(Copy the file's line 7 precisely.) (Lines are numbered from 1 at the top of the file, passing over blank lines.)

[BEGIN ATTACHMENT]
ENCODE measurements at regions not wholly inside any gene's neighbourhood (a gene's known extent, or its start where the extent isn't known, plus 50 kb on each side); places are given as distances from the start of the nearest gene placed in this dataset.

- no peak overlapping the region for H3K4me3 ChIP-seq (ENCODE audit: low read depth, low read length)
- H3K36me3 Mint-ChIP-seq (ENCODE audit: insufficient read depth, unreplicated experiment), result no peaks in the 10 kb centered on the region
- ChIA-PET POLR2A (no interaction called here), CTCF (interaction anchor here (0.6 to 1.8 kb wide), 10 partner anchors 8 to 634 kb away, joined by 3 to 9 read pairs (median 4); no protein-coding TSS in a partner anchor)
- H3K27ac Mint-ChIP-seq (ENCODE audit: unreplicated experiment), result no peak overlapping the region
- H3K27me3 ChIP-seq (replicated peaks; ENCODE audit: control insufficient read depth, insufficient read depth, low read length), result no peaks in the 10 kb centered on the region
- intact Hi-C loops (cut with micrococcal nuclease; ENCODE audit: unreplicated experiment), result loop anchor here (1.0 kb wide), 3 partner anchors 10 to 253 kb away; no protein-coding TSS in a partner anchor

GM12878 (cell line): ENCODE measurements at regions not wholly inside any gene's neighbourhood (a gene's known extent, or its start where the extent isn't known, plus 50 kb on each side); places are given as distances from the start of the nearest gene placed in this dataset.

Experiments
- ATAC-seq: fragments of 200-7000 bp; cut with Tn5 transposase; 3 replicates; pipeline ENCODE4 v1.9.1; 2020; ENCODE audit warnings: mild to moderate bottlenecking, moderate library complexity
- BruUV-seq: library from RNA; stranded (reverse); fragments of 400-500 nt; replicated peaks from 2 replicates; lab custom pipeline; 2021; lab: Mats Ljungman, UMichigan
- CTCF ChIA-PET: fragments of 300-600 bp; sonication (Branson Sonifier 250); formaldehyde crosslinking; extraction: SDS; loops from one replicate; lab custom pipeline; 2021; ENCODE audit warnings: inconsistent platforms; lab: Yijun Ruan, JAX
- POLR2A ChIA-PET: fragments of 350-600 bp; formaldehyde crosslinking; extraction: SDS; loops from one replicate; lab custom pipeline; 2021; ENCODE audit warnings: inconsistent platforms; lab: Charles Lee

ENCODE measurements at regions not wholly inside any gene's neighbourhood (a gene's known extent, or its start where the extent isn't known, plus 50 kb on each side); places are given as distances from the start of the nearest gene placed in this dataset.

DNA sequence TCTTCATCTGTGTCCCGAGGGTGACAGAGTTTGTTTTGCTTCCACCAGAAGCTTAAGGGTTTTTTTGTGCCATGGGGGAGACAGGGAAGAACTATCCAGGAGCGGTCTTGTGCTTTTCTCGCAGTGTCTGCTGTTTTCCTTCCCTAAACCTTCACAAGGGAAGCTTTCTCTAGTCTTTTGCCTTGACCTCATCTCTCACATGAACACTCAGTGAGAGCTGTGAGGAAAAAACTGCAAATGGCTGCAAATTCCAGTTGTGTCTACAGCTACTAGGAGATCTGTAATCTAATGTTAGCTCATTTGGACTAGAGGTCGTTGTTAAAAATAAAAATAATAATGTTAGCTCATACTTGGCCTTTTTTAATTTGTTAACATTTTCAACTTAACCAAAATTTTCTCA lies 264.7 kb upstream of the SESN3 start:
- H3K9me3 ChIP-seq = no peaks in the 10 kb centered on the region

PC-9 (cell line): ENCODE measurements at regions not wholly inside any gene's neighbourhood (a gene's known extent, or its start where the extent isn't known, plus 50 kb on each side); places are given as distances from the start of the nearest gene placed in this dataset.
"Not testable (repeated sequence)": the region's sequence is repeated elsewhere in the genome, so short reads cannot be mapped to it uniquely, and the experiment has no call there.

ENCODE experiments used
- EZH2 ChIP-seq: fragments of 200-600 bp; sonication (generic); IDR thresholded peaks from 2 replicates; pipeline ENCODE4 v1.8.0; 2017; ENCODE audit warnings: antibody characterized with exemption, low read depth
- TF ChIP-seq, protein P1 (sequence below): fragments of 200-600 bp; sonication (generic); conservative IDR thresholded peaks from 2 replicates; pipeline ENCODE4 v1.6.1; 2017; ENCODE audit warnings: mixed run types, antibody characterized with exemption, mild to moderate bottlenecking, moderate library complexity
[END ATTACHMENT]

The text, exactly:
- intact Hi-C loops (cut with micrococcal nuclease; ENCODE audit: unreplicated experiment), result loop anchor here (1.0 kb wide), 3 partner anchors 10 to 253 kb away; no protein-coding TSS in a partner anchor